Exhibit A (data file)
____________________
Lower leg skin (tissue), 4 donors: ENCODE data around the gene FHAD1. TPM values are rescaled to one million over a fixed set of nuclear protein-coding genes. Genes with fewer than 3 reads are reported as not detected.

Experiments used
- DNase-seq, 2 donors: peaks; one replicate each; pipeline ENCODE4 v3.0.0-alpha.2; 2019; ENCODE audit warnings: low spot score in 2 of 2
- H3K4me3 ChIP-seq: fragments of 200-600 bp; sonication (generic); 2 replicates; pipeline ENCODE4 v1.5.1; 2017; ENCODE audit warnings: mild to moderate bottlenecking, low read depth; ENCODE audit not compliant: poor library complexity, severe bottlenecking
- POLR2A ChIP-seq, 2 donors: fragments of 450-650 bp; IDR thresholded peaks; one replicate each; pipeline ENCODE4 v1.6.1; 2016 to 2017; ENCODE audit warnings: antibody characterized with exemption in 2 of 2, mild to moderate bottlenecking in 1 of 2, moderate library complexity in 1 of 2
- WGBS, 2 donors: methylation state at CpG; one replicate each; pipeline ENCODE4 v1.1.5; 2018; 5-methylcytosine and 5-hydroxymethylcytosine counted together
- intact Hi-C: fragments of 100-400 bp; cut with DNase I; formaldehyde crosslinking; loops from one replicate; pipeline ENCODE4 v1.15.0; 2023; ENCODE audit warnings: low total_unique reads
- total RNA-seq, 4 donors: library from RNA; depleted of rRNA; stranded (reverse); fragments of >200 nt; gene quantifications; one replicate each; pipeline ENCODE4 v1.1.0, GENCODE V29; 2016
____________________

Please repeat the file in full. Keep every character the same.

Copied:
Lower leg skin (tissue), 4 donors: ENCODE data around the gene FHAD1. TPM values are rescaled to one million over a fixed set of nuclear protein-coding genes. Genes with fewer than 3 reads are reported as not detected.

Experiments used
- DNase-seq, 2 donors: peaks; one replicate each; pipeline ENCODE4 v3.0.0-alpha.2; 2019; ENCODE audit warnings: low spot score in 2 of 2
- H3K4me3 ChIP-seq: fragments of 200-600 bp; sonication (generic); 2 replicates; pipeline ENCODE4 v1.5.1; 2017; ENCODE audit warnings: mild to moderate bottlenecking, low read depth; ENCODE audit not compliant: poor library complexity, severe bottlenecking
- POLR2A ChIP-seq, 2 donors: fragments of 450-650 bp; IDR thresholded peaks; one replicate each; pipeline ENCODE4 v1.6.1; 2016 to 2017; ENCODE audit warnings: antibody characterized with exemption in 2 of 2, mild to moderate bottlenecking in 1 of 2, moderate library complexity in 1 of 2
- WGBS, 2 donors: methylation state at CpG; one replicate each; pipeline ENCODE4 v1.1.5; 2018; 5-methylcytosine and 5-hydroxymethylcytosine counted together
- intact Hi-C: fragments of 100-400 bp; cut with DNase I; formaldehyde crosslinking; loops from one replicate; pipeline ENCODE4 v1.15.0; 2023; ENCODE audit warnings: low total_unique reads
- total RNA-seq, 4 donors: library from RNA; depleted of rRNA; stranded (reverse); fragments of >200 nt; gene quantifications; one replicate each; pipeline ENCODE4 v1.1.0, GENCODE V29; 2016